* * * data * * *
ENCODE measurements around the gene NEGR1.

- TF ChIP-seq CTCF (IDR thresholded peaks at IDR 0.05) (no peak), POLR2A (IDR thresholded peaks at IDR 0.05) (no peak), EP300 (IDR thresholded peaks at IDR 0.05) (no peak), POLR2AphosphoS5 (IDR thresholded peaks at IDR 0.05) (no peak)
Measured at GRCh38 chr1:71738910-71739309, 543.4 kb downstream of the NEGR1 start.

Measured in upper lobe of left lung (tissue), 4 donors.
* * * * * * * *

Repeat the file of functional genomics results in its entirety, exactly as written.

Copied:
ENCODE measurements around the gene NEGR1.

- TF ChIP-seq CTCF (IDR thresholded peaks at IDR 0.05) (no peak), POLR2A (IDR thresholded peaks at IDR 0.05) (no peak), EP300 (IDR thresholded peaks at IDR 0.05) (no peak), POLR2AphosphoS5 (IDR thresholded peaks at IDR 0.05) (no peak)
Measured at GRCh38 chr1:71738910-71739309, 543.4 kb downstream of the NEGR1 start.

Measured in upper lobe of left lung (tissue), 4 donors.